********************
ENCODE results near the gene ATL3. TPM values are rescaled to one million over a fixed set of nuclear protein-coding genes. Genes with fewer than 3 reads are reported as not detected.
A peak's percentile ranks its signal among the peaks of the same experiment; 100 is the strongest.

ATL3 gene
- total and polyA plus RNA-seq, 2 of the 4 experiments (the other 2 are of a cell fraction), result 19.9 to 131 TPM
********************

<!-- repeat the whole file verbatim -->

ENCODE results near the gene ATL3. TPM values are rescaled to one million over a fixed set of nuclear protein-coding genes. Genes with fewer than 3 reads are reported as not detected.
A peak's percentile ranks its signal among the peaks of the same experiment; 100 is the strongest.

ATL3 gene
- total and polyA plus RNA-seq, 2 of the 4 experiments (the other 2 are of a cell fraction), result 19.9 to 131 TPM